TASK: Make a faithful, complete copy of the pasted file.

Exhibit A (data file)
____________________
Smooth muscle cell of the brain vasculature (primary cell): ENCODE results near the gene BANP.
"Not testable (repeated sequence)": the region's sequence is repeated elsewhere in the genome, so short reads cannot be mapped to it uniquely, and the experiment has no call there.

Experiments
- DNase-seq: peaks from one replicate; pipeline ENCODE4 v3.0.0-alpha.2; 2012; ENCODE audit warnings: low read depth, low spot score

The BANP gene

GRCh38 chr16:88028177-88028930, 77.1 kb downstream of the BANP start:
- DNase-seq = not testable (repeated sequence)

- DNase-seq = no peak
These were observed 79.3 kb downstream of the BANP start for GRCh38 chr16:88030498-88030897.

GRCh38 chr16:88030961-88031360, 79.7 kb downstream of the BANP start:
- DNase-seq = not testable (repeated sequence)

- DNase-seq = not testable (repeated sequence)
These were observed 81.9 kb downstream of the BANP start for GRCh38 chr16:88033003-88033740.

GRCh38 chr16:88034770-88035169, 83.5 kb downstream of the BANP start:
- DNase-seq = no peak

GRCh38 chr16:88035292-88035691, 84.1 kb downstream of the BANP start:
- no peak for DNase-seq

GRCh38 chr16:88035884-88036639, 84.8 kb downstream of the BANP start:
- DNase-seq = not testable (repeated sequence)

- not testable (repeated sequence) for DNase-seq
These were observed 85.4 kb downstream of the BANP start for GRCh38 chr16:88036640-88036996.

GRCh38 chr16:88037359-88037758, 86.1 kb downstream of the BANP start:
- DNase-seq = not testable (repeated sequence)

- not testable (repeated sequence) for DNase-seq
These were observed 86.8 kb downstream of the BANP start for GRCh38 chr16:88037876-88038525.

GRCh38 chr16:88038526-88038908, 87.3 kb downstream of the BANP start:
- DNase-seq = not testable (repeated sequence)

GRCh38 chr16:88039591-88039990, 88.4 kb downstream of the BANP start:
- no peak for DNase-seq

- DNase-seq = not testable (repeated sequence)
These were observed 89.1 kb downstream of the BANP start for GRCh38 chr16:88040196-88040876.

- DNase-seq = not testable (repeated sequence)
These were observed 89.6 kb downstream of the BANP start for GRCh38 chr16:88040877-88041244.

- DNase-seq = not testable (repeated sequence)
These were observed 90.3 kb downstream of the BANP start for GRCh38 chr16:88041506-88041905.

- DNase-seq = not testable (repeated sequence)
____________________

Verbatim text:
Smooth muscle cell of the brain vasculature (primary cell): ENCODE results near the gene BANP.
"Not testable (repeated sequence)": the region's sequence is repeated elsewhere in the genome, so short reads cannot be mapped to it uniquely, and the experiment has no call there.

Experiments
- DNase-seq: peaks from one replicate; pipeline ENCODE4 v3.0.0-alpha.2; 2012; ENCODE audit warnings: low read depth, low spot score

The BANP gene

GRCh38 chr16:88028177-88028930, 77.1 kb downstream of the BANP start:
- DNase-seq = not testable (repeated sequence)

- DNase-seq = no peak
These were observed 79.3 kb downstream of the BANP start for GRCh38 chr16:88030498-88030897.

GRCh38 chr16:88030961-88031360, 79.7 kb downstream of the BANP start:
- DNase-seq = not testable (repeated sequence)

- DNase-seq = not testable (repeated sequence)
These were observed 81.9 kb downstream of the BANP start for GRCh38 chr16:88033003-88033740.

GRCh38 chr16:88034770-88035169, 83.5 kb downstream of the BANP start:
- DNase-seq = no peak

GRCh38 chr16:88035292-88035691, 84.1 kb downstream of the BANP start:
- no peak for DNase-seq

GRCh38 chr16:88035884-88036639, 84.8 kb downstream of the BANP start:
- DNase-seq = not testable (repeated sequence)

- not testable (repeated sequence) for DNase-seq
These were observed 85.4 kb downstream of the BANP start for GRCh38 chr16:88036640-88036996.

GRCh38 chr16:88037359-88037758, 86.1 kb downstream of the BANP start:
- DNase-seq = not testable (repeated sequence)

- not testable (repeated sequence) for DNase-seq
These were observed 86.8 kb downstream of the BANP start for GRCh38 chr16:88037876-88038525.

GRCh38 chr16:88038526-88038908, 87.3 kb downstream of the BANP start:
- DNase-seq = not testable (repeated sequence)

GRCh38 chr16:88039591-88039990, 88.4 kb downstream of the BANP start:
- no peak for DNase-seq

- DNase-seq = not testable (repeated sequence)
These were observed 89.1 kb downstream of the BANP start for GRCh38 chr16:88040196-88040876.

- DNase-seq = not testable (repeated sequence)
These were observed 89.6 kb downstream of the BANP start for GRCh38 chr16:88040877-88041244.

- DNase-seq = not testable (repeated sequence)
These were observed 90.3 kb downstream of the BANP start for GRCh38 chr16:88041506-88041905.

- DNase-seq = not testable (repeated sequence)